Consulting Engineers, Lausanne, Switzerland, http://www1.fidic.org.

11. See Whittaker R. Project Management in the Process Industries. New York, NY: John Wiley & Sons; 1995.

Chapter 6 Project Schedule Planning and Networks

You can’t always get what you want.

—Rolling Stones

Project scheduling is more than just displaying tasks on a Gantt chart. It is an integral part of project planning, a sometimes trial-and-error process of adjusting work tasks to satisfy resource constraints while trying to meet project deadlines. A Gantt chart is good for communicating the project schedule, however as a planning tool it is limited because it does not explicitly show the impact of delaying activities or shifting resources on the overall project. The network methods described in this chapter do not have this limitation; they clearly show what happens to the project when resources are altered or activities delayed. This chapter and the next discuss the most widely used network-based approaches to project scheduling and planning.

6.1 Network Diagrams

A network diagram shows project activities or tasks and their logical relationships—i.e., the precedence relationships or dependencies among the tasks. Figure 6.1 is a network diagram for “getting up in the morning and getting dressed” (for a male). The boxes represent activities or tasks, and the arrows between them show the order in which they should occur, e.g. put on shirt before tie, put on pants and socks before shoes, etc. (The diagram in Figure 6.1 is of course for illustration purposes only; any real-life attempt to plan work in such detail would be micro management and a real time-waster!) Ordinarily the boxes in the network would be the activities or work packages as defined in the work breakdown structure (WBS). Depending on the desired detail, however, they can represent any level of work, including projects in a program, sub-projects belonging to a project, or work packages in a project, subproject, or specific facility.

See Chapter 5

Networks also show events. As described in Chapter 5, an event represents an instant in time, an “announcement” that something has happened or will happen. Typically it signifies the start of an activity or the end of an activity. An activity with a very short duration may also be regarded as an event. An important event such as completion of a project phase is a milestone.

See Appendix A to this chapter

Two methods for constructing network diagrams are activity-on-node (AON)— also called the precedence diagramming method (PDM), and activity-on-arrow (AOA). Our discussion will center on the more-commonly used AON method. The AOA method is addressed in Appendix A to this chapter.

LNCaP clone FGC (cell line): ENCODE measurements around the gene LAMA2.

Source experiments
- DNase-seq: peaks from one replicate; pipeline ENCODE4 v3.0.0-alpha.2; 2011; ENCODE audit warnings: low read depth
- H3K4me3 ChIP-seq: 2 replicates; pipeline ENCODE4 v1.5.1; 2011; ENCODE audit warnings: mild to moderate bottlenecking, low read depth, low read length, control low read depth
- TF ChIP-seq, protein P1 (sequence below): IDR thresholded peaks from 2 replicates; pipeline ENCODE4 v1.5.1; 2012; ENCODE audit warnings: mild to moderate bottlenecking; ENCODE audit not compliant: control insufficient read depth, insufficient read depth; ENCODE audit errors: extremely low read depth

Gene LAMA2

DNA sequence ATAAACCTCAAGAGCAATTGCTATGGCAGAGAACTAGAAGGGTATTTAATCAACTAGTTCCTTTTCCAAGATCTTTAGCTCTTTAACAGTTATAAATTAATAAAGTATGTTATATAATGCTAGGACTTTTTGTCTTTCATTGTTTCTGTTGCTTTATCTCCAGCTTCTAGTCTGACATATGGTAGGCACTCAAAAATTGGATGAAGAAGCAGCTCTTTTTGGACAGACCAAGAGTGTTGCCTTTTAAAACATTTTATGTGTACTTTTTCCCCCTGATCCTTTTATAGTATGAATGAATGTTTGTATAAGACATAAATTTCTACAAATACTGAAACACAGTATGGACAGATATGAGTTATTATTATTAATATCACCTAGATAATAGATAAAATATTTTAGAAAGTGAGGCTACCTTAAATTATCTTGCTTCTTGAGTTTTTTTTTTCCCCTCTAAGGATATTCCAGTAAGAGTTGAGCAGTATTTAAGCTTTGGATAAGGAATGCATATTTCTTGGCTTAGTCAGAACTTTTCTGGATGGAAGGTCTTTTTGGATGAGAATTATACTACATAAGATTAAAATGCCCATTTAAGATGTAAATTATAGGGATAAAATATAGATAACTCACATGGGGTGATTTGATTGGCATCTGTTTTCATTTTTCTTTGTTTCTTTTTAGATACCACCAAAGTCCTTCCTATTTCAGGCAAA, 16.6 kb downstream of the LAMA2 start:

Figure 6.1 Network diagram for getting up and getting dressed.

Activity on Node (AON) (or PDM) Diagrams

Figure 6.2 shows an activity as represented in the AON method. Each node (box) in the network is an activity; shown inside the node is information about the activity such as its duration, start time, and finish time.

To construct an AON network, start by drawing the first activity in the project (e.g. “wake up”). From this activity draw arrows to the activities that happen next. As shown in Figure 6.1, activities are added one after another, in sequence or parallel.

But before you can actually create a network, you must first know the dependency relationships among the activities. For each activity you need to know, for example:

• What activities are its predecessors? • What activities are its successors? • What activities can be done at the same time as it?

In a network, every activity except the first one has predecessors, or activities that must be completed ahead of it; in Figure 6.1, for example, “put on shirt” is a predecessor for “put on tie.” Similarly, every activity except the last one has successors, which are activities that cannot begin until the current activity is

completed; for example, “put on tie” is a successor of “put on shirt.”

Figure 6.2 AON presentation for an activity and its start and finish events.

It is important to distinguish mandatory and discretionary dependency relationships:

• Mandatory: the sequence of two activities (which activity should precede the other) cannot be reversed. The relationship between “put on socks” and “put on shoes” in Figure 6.1 is an example.